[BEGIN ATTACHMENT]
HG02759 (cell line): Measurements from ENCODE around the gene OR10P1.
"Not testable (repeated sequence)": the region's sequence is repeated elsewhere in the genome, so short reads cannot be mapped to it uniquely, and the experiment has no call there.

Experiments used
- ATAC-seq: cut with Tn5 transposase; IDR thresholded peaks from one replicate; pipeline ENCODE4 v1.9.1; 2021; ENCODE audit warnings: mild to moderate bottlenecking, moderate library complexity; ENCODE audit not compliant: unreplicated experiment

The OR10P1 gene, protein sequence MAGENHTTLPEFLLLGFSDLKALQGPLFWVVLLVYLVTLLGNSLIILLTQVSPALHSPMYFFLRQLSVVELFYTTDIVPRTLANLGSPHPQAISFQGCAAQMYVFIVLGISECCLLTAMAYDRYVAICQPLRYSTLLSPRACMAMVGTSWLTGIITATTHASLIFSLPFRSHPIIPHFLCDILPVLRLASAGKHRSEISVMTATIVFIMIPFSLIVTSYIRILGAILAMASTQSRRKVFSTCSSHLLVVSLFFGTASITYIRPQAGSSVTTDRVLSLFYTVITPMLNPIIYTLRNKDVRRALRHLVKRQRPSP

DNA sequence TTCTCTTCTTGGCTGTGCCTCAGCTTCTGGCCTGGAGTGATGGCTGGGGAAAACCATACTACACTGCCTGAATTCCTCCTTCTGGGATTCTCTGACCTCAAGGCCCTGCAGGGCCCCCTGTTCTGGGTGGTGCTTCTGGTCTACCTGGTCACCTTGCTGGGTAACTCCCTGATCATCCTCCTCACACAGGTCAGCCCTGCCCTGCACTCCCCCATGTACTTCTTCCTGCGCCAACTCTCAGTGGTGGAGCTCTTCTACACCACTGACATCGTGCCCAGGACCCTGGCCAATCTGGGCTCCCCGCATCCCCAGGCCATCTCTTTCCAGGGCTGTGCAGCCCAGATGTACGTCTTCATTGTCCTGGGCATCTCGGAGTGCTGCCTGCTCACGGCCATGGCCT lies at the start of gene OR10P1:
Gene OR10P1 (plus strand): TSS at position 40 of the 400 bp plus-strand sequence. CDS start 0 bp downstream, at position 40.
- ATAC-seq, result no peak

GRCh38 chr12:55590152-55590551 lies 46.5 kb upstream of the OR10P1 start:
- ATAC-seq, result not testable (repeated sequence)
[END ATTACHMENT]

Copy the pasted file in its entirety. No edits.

HG02759 (cell line): Measurements from ENCODE around the gene OR10P1.
"Not testable (repeated sequence)": the region's sequence is repeated elsewhere in the genome, so short reads cannot be mapped to it uniquely, and the experiment has no call there.

Experiments used
- ATAC-seq: cut with Tn5 transposase; IDR thresholded peaks from one replicate; pipeline ENCODE4 v1.9.1; 2021; ENCODE audit warnings: mild to moderate bottlenecking, moderate library complexity; ENCODE audit not compliant: unreplicated experiment

The OR10P1 gene, protein sequence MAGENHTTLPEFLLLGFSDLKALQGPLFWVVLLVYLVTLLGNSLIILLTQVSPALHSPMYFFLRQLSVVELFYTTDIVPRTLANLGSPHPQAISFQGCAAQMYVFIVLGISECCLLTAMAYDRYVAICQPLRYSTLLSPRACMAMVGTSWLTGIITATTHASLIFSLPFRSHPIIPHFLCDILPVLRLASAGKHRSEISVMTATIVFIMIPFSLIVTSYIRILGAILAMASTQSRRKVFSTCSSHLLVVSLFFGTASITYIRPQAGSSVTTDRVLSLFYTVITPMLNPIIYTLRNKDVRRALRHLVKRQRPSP

DNA sequence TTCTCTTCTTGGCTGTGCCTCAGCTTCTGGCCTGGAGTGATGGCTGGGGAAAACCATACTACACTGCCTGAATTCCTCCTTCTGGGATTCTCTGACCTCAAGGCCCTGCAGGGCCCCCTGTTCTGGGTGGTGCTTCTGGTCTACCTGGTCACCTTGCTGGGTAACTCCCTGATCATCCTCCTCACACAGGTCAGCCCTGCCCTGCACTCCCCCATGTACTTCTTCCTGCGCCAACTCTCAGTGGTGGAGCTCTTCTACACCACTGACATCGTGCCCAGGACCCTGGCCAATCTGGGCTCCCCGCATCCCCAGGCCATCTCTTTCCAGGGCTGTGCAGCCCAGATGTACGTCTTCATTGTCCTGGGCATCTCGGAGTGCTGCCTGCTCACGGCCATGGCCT lies at the start of gene OR10P1:
Gene OR10P1 (plus strand): TSS at position 40 of the 400 bp plus-strand sequence. CDS start 0 bp downstream, at position 40.
- ATAC-seq, result no peak

GRCh38 chr12:55590152-55590551 lies 46.5 kb upstream of the OR10P1 start:
- ATAC-seq, result not testable (repeated sequence)